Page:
This favorite of mine recently popped up in conversation with a pal-of-mine (about orange things, funny enough), and it reminded me just how much I like it. Like it? I love it! It’s a wonderfully-balanced mix – if I can say so without sounding too full-of-myself, since I created it – with some ingredients that you don’t naturally think would go together in dark rum and Campari. But thanks to the edge-smoothing triple sec (I’d say go with homemade, if you can – there’s a recipe in Luscious Liqueurs) and the peacemaker, Perychaud’s bitters, everything plays nice. It’s always tasty fun to re-discover an old liquid friend. And this is one of my besties.
I was recently lucky enough (don’t be mad at me – I like to share) to receive a bottle of Novo Fogo Single Barrel cachaça – it was from barrel 152, to be precise. If you don’t know Novo Fogo, well, you should! They’re an organic-certified, handcrafting, recycled-glass using, zero wasting cachaça distiller (from Brazil naturally, where all cachaça is made), incredibly focused on sustainability and using processes that are going to deliver high-quality spirits, sure, but also make it possible to do this over the long term without destroying their neighborhood. That gets a RIGHT ON! from me.
With all that said, I need to drink more cachaça. It’s made from fresh-pressed sugar cane, and there are loads available there days, many solid versions and a lot of variety in taste and such. But now back to the matter at hand. Barrel 152 has a good history – aged for three years in oak, it’s a sip-able representation of Novo’s locale (coastal mountains), with a hint of the sea in the aroma, along with cream, and a flavor of toasted coconut, walnuts, more cream and butter, and oak. Neat or over a single ice cube, it’s something to savor.
But also something to put in cocktails (in my mind). It came accompanied by a little history/recipe book, in which I found the below recipe, in the barrel-aged cachaça section. When reading it, I got thirsty. Usually, I like to play around and create my own concoction (or rescue one from long ago) when I receive a new bottle, but here, I figured, the 152 was aged, so I’d give this recipe a try using it. I suggest you do the same, cause it’s a lovely, layered drink, with the herbal notes from our other players mingling perfectly with the Barrel 152 savory notes. It gets a RIGHT ON! as well. Rabo del Galo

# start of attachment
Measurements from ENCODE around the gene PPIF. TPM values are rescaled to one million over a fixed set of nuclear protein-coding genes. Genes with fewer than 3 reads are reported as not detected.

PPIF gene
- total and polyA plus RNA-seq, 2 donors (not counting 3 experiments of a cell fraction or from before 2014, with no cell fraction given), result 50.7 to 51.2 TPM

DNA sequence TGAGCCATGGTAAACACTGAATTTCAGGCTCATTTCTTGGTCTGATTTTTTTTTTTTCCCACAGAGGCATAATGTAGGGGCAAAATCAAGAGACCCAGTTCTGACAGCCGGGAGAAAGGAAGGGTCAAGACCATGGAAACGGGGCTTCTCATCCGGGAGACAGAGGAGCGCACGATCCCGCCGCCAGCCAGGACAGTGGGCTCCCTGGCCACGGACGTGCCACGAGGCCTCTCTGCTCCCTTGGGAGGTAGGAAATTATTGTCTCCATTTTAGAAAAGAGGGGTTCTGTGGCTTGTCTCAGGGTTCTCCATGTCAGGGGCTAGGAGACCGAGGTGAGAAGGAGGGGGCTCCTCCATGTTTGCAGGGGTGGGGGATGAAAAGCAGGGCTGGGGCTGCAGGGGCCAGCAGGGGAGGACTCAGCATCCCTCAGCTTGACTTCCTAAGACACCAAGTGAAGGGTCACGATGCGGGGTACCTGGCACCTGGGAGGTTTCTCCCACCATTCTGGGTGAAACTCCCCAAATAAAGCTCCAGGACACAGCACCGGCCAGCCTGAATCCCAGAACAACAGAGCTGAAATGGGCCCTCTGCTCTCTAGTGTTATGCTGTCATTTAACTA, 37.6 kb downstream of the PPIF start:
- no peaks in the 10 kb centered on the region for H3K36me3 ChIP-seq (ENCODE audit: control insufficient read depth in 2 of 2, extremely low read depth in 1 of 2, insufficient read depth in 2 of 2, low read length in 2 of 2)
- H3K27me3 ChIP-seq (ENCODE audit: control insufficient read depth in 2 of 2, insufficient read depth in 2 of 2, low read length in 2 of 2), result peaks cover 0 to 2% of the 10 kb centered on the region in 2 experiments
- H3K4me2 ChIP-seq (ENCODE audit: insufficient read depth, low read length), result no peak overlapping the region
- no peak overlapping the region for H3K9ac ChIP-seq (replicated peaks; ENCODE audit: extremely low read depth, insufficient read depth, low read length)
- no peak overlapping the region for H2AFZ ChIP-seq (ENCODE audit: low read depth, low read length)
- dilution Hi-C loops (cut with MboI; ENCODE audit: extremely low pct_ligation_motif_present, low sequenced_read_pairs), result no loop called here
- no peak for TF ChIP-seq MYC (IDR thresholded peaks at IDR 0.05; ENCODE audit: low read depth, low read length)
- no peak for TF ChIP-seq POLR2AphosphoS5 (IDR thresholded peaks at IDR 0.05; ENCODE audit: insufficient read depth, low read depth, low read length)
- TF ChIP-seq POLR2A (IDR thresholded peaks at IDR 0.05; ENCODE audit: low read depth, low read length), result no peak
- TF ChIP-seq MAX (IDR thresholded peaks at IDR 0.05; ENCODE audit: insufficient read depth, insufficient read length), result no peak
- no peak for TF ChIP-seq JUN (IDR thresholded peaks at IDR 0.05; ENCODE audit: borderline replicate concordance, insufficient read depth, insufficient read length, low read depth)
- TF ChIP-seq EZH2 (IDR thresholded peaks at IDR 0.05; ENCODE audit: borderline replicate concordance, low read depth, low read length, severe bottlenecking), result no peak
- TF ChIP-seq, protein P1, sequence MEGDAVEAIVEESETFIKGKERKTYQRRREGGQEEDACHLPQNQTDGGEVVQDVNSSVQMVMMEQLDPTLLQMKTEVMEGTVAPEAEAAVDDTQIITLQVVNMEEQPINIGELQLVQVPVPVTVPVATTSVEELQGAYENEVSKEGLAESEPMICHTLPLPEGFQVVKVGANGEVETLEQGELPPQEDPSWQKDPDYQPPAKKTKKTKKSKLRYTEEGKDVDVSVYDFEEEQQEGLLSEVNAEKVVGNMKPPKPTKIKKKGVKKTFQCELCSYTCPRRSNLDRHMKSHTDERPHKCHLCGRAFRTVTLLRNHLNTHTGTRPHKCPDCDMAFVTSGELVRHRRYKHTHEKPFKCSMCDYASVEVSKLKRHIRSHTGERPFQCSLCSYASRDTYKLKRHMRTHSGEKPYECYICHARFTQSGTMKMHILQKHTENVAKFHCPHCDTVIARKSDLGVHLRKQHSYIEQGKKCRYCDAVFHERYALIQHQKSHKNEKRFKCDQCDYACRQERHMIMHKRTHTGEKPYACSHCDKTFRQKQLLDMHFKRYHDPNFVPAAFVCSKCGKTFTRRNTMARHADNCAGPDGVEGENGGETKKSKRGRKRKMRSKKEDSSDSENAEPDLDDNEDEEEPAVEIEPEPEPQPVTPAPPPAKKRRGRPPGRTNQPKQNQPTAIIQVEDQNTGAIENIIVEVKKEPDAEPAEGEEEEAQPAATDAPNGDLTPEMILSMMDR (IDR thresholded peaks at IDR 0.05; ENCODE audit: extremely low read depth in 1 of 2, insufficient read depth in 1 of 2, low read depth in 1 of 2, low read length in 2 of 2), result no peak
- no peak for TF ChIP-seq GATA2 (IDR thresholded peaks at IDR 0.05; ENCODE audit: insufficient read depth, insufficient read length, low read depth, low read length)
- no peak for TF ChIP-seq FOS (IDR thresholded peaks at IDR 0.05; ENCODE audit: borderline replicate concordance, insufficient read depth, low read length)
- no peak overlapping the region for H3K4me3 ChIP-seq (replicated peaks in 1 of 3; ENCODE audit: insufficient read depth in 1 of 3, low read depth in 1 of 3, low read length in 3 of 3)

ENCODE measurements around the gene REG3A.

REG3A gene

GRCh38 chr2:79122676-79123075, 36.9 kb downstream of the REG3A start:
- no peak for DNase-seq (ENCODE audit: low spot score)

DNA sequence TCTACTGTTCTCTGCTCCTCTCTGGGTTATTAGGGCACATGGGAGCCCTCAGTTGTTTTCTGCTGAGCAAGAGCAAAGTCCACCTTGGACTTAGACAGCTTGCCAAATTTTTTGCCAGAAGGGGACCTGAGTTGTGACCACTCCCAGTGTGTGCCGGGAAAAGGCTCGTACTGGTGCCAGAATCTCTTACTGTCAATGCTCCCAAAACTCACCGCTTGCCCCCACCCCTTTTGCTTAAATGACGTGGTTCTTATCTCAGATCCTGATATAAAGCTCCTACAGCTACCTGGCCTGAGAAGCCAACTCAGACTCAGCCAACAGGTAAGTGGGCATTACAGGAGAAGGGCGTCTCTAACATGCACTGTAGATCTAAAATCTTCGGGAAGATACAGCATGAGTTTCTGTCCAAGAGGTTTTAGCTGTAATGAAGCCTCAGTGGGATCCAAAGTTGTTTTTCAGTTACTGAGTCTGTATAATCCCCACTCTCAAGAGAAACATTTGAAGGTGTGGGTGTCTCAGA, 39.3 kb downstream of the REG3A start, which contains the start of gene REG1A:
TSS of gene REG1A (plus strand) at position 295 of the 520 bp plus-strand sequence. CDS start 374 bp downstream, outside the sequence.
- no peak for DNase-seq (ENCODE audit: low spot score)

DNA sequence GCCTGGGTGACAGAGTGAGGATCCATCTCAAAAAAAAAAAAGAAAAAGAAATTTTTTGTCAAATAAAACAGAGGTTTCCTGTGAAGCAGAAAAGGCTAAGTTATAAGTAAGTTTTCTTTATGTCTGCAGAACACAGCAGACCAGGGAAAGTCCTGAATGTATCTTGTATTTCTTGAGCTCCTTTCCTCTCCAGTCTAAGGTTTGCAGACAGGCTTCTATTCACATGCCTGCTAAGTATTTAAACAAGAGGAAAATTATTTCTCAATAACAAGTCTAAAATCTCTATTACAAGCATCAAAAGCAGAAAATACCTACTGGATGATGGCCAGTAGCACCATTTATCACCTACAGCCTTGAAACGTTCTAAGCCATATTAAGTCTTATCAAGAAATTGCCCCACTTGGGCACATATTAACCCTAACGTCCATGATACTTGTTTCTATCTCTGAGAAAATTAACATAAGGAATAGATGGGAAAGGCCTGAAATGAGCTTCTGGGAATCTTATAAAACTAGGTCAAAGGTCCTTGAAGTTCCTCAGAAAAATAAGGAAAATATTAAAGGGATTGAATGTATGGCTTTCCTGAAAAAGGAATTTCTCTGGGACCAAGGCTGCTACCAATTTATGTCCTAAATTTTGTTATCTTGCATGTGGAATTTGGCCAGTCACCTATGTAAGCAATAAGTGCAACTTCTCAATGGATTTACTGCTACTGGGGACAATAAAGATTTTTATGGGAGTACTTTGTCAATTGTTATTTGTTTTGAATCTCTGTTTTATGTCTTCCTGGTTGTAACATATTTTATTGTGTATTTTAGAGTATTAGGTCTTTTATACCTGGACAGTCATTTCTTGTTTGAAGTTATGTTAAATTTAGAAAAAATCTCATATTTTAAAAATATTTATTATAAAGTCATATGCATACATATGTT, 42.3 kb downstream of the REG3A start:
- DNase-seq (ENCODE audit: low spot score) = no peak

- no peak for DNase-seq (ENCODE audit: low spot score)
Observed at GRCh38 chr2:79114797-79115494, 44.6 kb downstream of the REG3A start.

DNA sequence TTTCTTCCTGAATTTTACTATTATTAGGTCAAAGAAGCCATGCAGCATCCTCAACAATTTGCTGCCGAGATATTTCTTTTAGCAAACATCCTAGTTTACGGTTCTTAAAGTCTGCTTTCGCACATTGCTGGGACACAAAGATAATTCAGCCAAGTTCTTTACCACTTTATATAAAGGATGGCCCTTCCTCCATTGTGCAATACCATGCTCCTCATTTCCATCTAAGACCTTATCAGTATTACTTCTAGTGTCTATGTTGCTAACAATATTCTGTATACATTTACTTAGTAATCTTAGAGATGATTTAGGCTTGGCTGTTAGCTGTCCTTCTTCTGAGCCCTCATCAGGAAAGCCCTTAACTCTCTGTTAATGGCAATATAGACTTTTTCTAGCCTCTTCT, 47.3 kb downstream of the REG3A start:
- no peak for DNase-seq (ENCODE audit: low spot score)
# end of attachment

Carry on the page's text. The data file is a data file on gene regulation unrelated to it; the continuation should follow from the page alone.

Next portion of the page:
I say, go into January with bubbles; go out of January and into February with bubbles. And love, of course. And Parfait Amour (which, you know, gets a bad rap – some of it deserved, as it can be a sickly sweet kind of love at times). But damnit, it’s a worthy love here. Ya’ hear? And this drink (which itself can run sweet for some – but on occasion sweet isn’t bad. The orange juice, if fresh as the driven snow or some such, should help balance. You could also drop the simple altogether, now that I think about it. Again, though, you may want to sweet up. That’s okay, too.), as well as being a good end-of-the-year’s-first-month choice, is also not a bad idea for you and yours to snuggle with on the up-coming Valentine’s Day. It checks the boxes for that: ingredient with “love” in title, sparkling and classy, Peychaud’s for health, and gin to base it all on. See what I mean?